Article - Taking Panoramic images with a Digital SLR (Horizontal example)

  1. Do the math. Calculate based on your target output device. If it's an inkjet printer, think in terms of 240-360 DPI (Dots Per Inch). Thus, if you want a 13 inch x 40 inch image at 300DPI, your processed file will have to contain 3,900 pixels by 12,000 pixels. If you are doing a landscape shot, consider rotating the camera 90 degrees in "Portrait" mode to achieve more vertical pixels as you shoot for example, from left to right.
  2. Use a tripod, and as much as possible, level perfectly. This is particularly important for architecture (with many straight lines), and a bit less so for landscape.
  3. Target a 20% - 25% percent image overlap. This gives photo stitching software overlapping material to work with. If your camera screen has it, use its grid to help reference this overlap. If your tripod has degree markings, pre-calculate how many degrees rotation equates to about 75% of the image content. That way, when you start taking your shots, you can quickly turn the tripod a set number of degrees and trigger the shutter.
  4. Set everything on your camera to manual. In particular, set focus, aperture, shutter speed, ISO, and color termperature to manual. Disable any other settings such as sharpening or 'automatic contrast'. Consider shooting in RAW mode so that you have more post-processing options. If you shoot in RAW mode instead of JPG, you must keep the color temperature (and generally all other RAW conversion options) constant as you process your images from RAW to JPG.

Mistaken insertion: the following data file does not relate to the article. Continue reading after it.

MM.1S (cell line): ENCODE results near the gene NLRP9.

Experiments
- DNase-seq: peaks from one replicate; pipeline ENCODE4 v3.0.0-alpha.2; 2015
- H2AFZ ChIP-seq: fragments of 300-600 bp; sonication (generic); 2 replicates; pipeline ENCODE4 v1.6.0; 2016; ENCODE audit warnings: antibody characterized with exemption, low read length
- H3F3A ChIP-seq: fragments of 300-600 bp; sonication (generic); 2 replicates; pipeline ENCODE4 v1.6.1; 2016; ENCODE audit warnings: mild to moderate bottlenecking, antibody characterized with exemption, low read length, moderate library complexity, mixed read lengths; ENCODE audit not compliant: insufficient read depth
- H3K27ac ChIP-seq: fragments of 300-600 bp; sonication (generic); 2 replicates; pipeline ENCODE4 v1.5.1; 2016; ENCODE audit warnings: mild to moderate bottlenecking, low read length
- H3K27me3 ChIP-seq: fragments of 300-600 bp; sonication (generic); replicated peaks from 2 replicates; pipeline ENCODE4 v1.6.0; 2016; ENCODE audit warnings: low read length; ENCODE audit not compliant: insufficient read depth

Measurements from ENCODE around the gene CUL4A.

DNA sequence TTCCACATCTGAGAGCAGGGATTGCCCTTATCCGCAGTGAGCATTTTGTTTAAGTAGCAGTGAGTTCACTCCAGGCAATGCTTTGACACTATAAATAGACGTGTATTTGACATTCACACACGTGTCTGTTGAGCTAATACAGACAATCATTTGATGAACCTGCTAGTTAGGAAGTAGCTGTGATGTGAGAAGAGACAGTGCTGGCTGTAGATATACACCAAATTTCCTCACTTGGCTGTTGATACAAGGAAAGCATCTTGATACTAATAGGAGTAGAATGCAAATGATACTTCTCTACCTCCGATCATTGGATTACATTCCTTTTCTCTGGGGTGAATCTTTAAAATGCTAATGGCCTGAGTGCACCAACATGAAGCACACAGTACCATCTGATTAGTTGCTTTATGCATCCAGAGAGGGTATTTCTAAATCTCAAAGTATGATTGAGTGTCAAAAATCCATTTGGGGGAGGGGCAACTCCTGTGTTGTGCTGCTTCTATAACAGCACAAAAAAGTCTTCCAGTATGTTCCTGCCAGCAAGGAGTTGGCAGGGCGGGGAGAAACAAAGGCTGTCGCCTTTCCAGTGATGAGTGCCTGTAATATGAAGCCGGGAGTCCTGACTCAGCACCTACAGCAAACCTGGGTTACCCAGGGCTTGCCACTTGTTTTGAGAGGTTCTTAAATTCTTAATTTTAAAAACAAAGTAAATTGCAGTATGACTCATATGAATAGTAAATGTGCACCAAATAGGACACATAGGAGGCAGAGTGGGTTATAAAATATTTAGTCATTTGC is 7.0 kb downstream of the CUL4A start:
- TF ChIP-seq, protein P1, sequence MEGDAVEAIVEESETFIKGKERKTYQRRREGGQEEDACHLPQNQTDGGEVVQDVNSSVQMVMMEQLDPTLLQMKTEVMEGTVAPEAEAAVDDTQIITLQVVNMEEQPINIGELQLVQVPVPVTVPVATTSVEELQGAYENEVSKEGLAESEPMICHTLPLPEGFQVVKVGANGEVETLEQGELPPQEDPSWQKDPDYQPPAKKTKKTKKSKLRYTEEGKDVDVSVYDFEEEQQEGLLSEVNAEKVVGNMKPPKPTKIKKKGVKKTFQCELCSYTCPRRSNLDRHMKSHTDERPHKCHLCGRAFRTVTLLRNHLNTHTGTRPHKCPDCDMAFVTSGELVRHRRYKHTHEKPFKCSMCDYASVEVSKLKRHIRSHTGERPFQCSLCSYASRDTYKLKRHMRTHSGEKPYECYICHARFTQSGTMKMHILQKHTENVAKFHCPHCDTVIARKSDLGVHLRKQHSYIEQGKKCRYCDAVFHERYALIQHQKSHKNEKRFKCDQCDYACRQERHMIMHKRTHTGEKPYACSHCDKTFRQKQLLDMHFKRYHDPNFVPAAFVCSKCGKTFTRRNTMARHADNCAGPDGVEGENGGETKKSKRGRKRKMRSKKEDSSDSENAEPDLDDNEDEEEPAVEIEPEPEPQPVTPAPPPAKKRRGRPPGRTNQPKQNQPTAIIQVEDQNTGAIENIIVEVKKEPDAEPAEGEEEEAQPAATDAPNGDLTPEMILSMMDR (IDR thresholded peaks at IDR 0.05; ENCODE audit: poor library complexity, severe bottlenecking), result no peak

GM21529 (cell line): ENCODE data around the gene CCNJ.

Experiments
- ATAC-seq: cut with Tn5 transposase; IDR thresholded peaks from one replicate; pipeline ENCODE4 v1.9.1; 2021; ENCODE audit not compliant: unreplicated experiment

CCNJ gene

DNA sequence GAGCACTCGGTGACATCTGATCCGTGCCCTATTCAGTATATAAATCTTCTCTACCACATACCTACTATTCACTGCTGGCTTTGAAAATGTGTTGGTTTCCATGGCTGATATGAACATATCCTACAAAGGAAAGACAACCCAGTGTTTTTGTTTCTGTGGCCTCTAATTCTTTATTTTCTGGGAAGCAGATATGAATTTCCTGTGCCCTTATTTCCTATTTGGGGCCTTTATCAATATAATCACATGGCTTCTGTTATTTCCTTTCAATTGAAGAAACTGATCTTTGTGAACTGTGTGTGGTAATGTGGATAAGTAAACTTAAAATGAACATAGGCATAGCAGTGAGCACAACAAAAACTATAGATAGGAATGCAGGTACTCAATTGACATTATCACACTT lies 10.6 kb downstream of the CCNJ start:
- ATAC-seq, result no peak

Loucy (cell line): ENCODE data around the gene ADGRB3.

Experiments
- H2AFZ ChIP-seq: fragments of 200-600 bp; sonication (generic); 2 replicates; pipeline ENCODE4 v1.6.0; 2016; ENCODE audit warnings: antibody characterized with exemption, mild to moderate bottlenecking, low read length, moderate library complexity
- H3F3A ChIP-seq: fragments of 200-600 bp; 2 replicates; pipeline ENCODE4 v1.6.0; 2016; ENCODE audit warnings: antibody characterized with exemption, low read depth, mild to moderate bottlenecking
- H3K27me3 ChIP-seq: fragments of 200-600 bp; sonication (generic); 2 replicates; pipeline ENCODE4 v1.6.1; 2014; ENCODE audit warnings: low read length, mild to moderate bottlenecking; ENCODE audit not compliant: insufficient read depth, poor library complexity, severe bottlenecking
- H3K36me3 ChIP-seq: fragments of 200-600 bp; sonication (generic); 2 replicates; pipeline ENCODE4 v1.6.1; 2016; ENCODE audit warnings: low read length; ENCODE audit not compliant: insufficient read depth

5. Generally, I would recommend removing any filters, including simple UV clear filters. I've tried panoramic shots with a graduated density filter, but found it made abrupt tonal transitions (in particular, the sky). This can be overcome under certain circumstances, but unless a filter is absolutely required, I would recommend its removal..
  6. If you do not have a specialized tripod that rotates the camera around the lenses nodal point, avoid shooting images that have nearby foreground content - that is, insure the closest object isn't too close (I don't have an exact answer for you on this). I found that using a standard tripod works fine when shooting objects at a distance and the panorama above was successfully stitched using a lens in the 70mm range.
  7. Scan the entire region and examine your camera's metering. Meter the scene in the brightest part of the image. Set your exposure accordingly. If there is a large range from bright to dark, try to keep your highlights just below blowing them out into a solid white.
  8. Be aware that if your subject has movement between shots, stitching may be problematic. The above panorama taken in Kauai concerned me due to the ocean waves moving, but the overlap I used was sufficient for the stitching software to overcome the fact that the wave moved slightly from one image to the next. The waves were sufficiently distant from my camera such that their movement was relatively 'small' in the overall image.
  9. Scan your proposed panorama from left to right, insuring the tallest object and the lowest relevant object all fit comfortably within your desired composition. Provide additional headroom as when you assemble the image on your computer, you may have to crop a bit from the top and bottom of the overall image.
  10. When calculating the number of desired pixels, remember to include lost horizontal content due to the 20% - 25% image overlap tip above, and also plan on losing perhaps 10% from the bottom and from the top of your original shots during the stitching process.
  11. For stitching, there are numerous programs out there. I am enjoying Photoshop CS3 (in beta at the time of its writing) as it adds greater capability then its predecessor Photoshop CS2. I have not tried other products, but I am aware of

Any comments are always welcome, feel free to e-mail me at: